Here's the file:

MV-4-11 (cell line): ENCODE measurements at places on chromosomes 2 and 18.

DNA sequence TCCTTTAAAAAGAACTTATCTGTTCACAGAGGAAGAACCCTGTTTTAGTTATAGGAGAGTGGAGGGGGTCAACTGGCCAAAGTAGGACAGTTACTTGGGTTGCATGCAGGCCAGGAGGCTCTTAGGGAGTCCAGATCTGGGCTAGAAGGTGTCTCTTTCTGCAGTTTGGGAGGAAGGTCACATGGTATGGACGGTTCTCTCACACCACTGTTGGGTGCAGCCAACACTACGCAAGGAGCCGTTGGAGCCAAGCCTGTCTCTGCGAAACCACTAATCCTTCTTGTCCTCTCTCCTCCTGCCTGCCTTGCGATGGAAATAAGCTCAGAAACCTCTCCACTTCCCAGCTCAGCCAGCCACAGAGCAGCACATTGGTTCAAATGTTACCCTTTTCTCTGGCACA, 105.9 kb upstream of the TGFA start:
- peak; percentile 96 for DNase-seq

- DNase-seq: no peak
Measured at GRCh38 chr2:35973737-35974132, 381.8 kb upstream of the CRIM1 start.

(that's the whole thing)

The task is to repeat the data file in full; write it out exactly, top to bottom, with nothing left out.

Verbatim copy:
MV-4-11 (cell line): ENCODE measurements at places on chromosomes 2 and 18.

DNA sequence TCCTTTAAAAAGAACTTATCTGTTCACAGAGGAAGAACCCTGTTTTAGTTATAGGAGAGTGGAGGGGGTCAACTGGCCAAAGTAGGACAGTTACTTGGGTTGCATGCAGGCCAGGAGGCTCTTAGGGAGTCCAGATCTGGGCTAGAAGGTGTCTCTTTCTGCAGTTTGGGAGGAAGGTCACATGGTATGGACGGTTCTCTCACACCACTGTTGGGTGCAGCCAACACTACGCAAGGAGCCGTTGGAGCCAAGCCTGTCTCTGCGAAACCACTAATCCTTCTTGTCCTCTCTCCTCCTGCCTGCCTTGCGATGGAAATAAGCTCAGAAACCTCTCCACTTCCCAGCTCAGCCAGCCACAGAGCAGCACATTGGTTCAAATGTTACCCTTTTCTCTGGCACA, 105.9 kb upstream of the TGFA start:
- peak; percentile 96 for DNase-seq

- DNase-seq: no peak
Measured at GRCh38 chr2:35973737-35974132, 381.8 kb upstream of the CRIM1 start.